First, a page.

Children who receive music instruction and have music-rich experiences benefit greatly in a variety of ways. Skills developed during music lessons can influence children’s cognitive abilities in completely unrelated subjects. Some of these include:
- Better listening skills and a greater ability to pay attention
- Language development and improved language-based reasoning
- The ability to plan, organize and complete tasks
- Strengthened memory
Despite all the extensive research demonstrating the beneficial effects of music education, it has been gradually disappearing from general curricula around the world, due mostly to competition with academic subjects as well as funding issues and school priorities. Jacksonville Country Day School, on the other hand, has been focused on expanding musical offerings and performance opportunities. A major reason for this is a strong commitment to specialist programs. And the understanding that music interconnects with everything inside and outside the classroom, contributing in a special way to the overall goal of every child reaching his or her unique potential.
When you walk into the spacious JCDS music room, aside from the array of instruments and the visually-impactful artwork, you are struck by the large, green mural-like wall banner with an unmistakable mission and mantra: “Music Ignites Your Whole Brain: Read, Listen, Perform, Move, Sing, Compose, Dance, Play Instruments.”
The Music Specialist team of Virginia Dickert (Grades 1-6), Anne Dix (Pre-K 3-Kindergarten) and Chrystal Staples (Band and Drumline), with a collective 90 years of music teaching experience, offers children a wide variety of exciting activities and innovative classes to develop their musical gifts.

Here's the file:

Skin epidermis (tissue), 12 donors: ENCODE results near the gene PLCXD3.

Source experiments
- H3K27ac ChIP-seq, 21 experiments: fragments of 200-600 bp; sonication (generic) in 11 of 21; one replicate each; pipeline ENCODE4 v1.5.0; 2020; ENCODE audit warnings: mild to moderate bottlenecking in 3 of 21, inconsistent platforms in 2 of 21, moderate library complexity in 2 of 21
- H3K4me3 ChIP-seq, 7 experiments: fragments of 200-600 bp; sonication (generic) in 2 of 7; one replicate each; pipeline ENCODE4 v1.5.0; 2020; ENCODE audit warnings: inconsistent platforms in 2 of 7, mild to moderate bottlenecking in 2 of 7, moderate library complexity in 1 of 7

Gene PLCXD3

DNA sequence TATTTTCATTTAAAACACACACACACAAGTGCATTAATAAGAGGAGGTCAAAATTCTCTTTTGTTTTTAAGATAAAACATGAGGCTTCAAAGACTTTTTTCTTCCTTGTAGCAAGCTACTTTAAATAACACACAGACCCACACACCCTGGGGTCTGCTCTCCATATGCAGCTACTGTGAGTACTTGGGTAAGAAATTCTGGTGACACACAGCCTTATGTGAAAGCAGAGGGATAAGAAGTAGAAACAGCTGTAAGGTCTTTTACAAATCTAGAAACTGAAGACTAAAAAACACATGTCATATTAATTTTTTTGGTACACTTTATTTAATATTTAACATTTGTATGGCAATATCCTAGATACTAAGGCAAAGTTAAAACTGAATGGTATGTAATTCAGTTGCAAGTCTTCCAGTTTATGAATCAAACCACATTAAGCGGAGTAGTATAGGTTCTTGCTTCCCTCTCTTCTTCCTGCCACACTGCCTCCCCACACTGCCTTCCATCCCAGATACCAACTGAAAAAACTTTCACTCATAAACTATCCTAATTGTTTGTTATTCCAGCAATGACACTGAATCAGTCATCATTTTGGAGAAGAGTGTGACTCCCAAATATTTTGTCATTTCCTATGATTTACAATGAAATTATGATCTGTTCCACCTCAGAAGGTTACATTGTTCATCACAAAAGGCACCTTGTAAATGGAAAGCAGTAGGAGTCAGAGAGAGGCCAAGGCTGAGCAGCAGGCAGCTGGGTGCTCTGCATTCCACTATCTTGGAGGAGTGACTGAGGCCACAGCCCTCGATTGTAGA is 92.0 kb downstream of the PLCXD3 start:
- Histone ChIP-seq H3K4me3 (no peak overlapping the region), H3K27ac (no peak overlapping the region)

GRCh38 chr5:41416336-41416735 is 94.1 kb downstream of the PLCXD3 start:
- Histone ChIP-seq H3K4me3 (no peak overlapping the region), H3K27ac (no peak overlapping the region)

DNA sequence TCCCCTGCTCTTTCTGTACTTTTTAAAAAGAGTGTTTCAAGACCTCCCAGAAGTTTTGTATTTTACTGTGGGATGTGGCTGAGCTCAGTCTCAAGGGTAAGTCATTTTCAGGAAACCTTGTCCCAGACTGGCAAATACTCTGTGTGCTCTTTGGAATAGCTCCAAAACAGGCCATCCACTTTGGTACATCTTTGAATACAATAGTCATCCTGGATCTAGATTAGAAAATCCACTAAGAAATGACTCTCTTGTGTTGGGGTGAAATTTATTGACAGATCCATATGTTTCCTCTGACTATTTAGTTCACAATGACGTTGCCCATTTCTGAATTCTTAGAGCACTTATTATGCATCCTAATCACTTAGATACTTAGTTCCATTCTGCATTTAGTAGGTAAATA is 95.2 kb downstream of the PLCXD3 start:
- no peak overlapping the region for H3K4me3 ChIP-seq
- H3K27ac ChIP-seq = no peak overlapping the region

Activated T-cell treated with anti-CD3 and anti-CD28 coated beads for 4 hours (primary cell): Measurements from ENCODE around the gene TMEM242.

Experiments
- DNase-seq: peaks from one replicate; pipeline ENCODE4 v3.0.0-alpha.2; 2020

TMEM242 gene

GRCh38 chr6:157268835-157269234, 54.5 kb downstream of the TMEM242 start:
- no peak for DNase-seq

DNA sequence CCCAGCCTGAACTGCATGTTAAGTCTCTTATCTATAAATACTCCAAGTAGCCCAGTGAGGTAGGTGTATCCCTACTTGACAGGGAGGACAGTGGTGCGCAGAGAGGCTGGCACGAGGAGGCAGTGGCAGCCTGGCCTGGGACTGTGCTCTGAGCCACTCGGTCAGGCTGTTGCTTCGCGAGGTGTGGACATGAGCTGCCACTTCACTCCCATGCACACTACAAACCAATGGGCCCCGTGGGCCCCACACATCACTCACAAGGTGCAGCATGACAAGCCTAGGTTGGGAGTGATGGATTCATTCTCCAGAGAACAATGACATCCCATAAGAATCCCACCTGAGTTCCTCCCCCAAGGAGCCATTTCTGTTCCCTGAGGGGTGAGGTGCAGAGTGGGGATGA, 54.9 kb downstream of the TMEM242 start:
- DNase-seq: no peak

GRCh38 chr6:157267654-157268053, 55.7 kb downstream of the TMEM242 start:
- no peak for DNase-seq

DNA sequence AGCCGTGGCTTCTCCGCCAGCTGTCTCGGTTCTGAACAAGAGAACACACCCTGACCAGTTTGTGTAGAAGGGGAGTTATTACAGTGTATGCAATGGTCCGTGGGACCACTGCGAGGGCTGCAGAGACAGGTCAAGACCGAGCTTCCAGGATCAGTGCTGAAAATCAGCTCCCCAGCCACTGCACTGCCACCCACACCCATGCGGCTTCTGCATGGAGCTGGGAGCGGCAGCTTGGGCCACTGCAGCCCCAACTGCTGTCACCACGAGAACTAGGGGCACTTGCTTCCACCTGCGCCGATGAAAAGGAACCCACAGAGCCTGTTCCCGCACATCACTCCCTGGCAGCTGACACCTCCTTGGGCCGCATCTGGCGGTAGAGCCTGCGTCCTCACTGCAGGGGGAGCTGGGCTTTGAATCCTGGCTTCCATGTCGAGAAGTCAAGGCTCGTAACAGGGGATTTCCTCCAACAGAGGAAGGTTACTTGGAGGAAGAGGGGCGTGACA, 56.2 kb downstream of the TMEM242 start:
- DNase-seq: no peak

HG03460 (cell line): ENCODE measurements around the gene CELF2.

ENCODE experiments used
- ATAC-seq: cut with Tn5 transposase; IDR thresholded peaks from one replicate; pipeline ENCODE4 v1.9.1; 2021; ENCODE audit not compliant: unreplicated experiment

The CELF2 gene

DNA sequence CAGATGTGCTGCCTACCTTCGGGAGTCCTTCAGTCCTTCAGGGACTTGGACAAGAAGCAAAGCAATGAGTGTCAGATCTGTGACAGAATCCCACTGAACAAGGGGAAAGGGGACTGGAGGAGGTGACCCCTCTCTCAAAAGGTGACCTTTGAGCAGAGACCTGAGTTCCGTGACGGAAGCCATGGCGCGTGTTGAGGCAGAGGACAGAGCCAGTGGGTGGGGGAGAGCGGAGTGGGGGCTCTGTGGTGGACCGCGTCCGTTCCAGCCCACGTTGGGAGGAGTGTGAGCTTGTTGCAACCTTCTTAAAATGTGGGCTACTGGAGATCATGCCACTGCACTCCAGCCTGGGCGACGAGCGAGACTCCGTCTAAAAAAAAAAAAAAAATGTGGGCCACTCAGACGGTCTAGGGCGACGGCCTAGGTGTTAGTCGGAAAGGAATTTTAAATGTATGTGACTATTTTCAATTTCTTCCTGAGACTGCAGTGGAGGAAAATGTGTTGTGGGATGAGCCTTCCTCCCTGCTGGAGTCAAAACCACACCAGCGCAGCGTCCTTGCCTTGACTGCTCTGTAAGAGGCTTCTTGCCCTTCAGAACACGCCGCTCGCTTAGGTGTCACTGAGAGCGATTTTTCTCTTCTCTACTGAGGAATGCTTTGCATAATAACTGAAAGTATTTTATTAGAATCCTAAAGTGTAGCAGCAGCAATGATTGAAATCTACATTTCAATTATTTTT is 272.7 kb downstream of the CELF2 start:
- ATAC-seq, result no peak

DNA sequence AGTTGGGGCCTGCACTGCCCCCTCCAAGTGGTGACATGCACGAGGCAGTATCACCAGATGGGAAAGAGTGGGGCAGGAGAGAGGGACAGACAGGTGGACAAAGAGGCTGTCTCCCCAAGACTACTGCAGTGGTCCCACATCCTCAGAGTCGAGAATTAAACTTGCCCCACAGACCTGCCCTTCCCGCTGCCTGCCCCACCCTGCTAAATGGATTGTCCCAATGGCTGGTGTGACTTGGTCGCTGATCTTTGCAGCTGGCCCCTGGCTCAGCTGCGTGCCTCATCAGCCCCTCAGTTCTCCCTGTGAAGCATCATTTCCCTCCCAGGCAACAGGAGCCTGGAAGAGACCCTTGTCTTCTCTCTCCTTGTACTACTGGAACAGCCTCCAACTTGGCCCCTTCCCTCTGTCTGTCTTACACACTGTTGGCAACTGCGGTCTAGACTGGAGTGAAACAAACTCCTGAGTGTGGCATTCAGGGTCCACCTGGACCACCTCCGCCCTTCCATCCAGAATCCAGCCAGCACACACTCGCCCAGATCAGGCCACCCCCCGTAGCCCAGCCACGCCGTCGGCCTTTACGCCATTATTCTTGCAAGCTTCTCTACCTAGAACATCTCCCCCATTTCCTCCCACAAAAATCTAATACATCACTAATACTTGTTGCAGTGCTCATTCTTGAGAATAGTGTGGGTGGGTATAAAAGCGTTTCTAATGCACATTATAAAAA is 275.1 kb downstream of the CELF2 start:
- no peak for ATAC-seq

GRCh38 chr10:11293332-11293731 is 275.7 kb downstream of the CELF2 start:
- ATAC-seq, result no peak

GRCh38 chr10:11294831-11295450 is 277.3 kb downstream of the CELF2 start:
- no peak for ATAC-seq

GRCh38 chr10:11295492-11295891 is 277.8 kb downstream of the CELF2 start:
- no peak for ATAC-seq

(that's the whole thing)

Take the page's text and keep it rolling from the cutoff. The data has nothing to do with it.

Anne Dix, a 12-year JCDS veteran, summed it up this way: “Our program encourages and engages students in musical discovery through active learning across various channels and challenges with peers.” A clear reflection of this approach is the annual presentation of a musical production by all grade levels. These creative endeavors enable students to develop performance skills and also connect to covered curriculum areas such as global studies and literature, and other subject matter.
Standard music class activities follow the Orff and Kodaly Methods and include singing, speaking, movement, acting and playing instruments like recorders, drums, ukuleles and piano keyboards. Ear training and reading music, starting in Kindergarten, remain key facets of ongoing class work as does working on the “five voices” (whispering, talking, speaking, shouting, and singing).
Students are also encouraged to take private instruction (instruments and voice) in the outstanding after-school enrichment program. Many students also participate in enrichment performance groups (grades 3-6), including the JCDS Band, Drumline, and Jazzy J’s, which is an Orff ensemble.
JCDS is one of only a handful of private, elementary schools in the area that has a band. Chrystal Staples, the school’s “leader of the band” for over 10 years, keeps her group of 30 student-musicians focused on goals. “I enjoy working with our students, developing them into advanced musicians as they move into middle school and teaching them more than music, like discipline through rehearsals, teamwork, and respect.”
Virginia Dickert, music department mainstay of 23 years and “dean” of all things musical, heads another important enrichment performance group, the JCDS Chorus. “We recently sang the National Anthem before the Jacksonville Icemen’s opening face off in front of over 5,000 fans. These kinds of opportunities to perform on this scale instill pride, self-confidence and tremendous camaraderie which is so great for our kids.” These performance groups also entertain at community events such as the Holiday Program at the Jacksonville Airport and at local hospitals. They also participate annually in the Music USA Competition in Orlando and perform on campus at Character Education assemblies and athletic events.
It has been said that music is the universal language. Because, even without words, all types of music touch children’s head, heart, and body and leave them more alert and predisposed for greater learning for having responded. The JCDS Music Specialists eloquently spread the word every day and their students are definitely all ears!